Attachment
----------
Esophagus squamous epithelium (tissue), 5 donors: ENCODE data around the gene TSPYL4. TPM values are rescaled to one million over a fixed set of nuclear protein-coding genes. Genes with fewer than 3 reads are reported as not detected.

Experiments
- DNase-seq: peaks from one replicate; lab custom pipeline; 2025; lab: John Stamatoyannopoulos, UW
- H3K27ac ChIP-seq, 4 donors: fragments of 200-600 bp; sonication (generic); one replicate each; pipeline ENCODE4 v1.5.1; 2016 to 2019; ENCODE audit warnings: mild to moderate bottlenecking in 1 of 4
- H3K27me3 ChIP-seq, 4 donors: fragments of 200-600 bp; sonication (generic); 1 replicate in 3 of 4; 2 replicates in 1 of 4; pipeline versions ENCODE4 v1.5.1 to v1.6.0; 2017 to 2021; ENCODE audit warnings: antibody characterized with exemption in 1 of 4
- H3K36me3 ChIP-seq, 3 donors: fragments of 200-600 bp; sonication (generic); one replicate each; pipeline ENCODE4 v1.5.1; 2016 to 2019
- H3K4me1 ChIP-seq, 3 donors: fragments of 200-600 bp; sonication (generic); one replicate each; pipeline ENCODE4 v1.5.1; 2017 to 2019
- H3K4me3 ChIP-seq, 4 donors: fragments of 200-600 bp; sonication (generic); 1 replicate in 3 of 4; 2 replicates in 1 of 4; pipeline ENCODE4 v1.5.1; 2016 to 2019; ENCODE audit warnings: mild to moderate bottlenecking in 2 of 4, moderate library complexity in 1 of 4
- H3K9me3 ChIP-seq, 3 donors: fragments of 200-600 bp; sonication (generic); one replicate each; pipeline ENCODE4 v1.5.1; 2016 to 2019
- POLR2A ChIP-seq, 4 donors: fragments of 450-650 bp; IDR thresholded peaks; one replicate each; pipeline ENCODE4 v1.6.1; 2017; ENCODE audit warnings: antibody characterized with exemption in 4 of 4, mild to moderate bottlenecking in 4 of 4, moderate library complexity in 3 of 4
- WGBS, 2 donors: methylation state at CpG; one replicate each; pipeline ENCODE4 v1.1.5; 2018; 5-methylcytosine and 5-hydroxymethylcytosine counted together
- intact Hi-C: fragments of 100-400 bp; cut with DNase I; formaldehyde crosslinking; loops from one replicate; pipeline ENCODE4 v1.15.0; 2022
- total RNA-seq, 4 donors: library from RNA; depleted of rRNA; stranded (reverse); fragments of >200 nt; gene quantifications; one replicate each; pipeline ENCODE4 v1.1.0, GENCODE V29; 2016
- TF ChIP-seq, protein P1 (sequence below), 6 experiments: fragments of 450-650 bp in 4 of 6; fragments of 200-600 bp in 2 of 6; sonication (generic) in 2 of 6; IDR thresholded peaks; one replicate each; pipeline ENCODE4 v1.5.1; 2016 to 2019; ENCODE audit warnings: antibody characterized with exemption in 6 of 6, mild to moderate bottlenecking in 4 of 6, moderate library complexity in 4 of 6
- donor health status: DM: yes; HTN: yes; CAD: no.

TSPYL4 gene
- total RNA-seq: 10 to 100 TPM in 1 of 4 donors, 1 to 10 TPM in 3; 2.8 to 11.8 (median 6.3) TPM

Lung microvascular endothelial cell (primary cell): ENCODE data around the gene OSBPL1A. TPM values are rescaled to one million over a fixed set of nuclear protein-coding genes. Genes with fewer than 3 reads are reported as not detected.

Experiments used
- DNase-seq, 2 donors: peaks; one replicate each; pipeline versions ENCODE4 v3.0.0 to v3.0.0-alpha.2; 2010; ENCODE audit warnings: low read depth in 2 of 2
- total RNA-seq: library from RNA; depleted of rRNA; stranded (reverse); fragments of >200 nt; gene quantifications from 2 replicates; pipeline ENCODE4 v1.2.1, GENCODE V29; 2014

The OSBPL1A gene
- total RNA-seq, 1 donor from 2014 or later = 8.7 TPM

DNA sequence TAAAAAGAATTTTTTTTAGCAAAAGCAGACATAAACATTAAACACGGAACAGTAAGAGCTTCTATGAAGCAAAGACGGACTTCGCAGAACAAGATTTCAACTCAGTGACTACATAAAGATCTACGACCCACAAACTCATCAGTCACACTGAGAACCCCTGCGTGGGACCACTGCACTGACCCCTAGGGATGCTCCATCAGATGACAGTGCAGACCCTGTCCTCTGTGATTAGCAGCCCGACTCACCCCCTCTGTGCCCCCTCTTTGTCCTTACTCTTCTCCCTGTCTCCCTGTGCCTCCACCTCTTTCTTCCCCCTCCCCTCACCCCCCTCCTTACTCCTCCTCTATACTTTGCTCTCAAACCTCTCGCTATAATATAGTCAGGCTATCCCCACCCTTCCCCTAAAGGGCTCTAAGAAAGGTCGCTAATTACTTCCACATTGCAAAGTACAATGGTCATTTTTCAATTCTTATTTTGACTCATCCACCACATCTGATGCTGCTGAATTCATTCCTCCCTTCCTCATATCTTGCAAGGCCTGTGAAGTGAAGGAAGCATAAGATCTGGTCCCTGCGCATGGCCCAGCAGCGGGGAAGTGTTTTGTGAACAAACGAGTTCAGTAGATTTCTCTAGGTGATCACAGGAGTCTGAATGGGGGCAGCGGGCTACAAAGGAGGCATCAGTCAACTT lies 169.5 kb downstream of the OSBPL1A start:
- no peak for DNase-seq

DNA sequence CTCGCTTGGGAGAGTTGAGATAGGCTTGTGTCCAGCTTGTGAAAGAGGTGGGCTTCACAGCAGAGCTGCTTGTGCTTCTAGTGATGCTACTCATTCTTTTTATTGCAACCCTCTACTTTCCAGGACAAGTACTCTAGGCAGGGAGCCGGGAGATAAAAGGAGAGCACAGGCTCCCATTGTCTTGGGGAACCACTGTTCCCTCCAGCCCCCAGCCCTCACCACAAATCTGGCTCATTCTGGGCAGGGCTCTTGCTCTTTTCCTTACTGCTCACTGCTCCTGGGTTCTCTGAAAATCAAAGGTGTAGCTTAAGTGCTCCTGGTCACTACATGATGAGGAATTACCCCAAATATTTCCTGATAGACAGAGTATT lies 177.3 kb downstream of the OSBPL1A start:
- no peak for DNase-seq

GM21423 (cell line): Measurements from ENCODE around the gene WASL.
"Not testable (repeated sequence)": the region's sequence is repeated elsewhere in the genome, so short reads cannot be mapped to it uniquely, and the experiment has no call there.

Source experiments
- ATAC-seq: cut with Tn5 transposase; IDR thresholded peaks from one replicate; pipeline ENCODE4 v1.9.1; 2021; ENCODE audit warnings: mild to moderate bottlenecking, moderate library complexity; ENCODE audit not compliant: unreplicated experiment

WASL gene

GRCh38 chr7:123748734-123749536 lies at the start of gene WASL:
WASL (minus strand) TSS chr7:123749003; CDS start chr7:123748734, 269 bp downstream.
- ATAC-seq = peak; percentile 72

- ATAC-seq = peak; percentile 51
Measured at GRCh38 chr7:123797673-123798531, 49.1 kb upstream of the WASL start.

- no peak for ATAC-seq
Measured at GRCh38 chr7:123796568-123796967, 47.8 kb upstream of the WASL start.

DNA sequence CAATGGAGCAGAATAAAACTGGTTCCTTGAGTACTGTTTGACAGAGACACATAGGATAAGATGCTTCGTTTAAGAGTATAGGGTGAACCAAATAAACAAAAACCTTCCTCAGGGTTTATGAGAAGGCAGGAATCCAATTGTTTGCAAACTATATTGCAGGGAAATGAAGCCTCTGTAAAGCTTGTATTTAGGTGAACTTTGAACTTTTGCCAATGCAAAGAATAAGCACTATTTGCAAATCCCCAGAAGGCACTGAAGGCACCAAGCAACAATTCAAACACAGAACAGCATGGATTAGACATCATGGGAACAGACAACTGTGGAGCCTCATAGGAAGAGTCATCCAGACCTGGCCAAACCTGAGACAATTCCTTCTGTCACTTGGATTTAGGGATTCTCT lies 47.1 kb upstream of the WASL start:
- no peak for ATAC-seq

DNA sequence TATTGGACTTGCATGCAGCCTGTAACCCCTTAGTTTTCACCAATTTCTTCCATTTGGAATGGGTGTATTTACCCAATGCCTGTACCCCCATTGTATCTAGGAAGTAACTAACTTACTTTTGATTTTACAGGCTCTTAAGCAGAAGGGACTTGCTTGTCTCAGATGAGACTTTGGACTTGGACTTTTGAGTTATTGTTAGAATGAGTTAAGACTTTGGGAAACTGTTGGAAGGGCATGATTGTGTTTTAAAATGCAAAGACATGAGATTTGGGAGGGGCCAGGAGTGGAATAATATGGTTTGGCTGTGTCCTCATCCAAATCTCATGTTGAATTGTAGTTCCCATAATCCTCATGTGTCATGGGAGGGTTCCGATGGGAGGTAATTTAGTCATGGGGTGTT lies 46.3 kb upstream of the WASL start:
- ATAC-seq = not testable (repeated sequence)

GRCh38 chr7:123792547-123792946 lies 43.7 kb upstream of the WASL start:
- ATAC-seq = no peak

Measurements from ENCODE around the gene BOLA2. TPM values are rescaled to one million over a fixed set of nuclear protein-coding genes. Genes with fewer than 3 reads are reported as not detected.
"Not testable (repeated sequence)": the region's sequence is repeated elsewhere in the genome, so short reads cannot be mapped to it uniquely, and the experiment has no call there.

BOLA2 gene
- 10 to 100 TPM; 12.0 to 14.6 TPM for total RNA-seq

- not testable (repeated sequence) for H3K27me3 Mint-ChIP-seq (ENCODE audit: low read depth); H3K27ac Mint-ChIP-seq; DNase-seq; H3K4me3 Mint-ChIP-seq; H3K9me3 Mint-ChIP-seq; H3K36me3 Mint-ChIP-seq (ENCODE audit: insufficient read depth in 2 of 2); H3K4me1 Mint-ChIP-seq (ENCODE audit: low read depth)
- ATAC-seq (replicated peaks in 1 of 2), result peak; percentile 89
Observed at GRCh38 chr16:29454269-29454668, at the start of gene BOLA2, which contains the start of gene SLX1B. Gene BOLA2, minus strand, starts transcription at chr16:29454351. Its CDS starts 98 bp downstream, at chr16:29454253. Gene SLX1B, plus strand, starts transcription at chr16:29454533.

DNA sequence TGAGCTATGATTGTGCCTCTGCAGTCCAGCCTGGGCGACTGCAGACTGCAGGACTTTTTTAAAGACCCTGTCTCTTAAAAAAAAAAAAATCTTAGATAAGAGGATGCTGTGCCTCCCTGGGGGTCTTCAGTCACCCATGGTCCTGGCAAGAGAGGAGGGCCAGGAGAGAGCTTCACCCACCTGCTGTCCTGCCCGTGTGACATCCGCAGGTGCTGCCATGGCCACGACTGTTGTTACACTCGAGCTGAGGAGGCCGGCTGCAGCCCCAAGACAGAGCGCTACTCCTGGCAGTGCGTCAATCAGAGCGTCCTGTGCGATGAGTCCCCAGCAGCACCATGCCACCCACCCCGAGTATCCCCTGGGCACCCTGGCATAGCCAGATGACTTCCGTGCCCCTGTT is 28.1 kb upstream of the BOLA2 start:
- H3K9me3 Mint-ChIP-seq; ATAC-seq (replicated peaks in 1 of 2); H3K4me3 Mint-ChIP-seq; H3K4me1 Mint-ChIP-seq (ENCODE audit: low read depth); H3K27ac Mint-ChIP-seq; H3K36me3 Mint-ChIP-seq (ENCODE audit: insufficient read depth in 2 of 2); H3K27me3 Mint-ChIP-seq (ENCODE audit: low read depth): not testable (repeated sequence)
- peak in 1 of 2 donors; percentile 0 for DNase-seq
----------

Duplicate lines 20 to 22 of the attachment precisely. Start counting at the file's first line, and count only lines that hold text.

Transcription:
- DNase-seq, 2 donors: peaks; one replicate each; pipeline versions ENCODE4 v3.0.0 to v3.0.0-alpha.2; 2010; ENCODE audit warnings: low read depth in 2 of 2
- total RNA-seq: library from RNA; depleted of rRNA; stranded (reverse); fragments of >200 nt; gene quantifications from 2 replicates; pipeline ENCODE4 v1.2.1, GENCODE V29; 2014

The OSBPL1A gene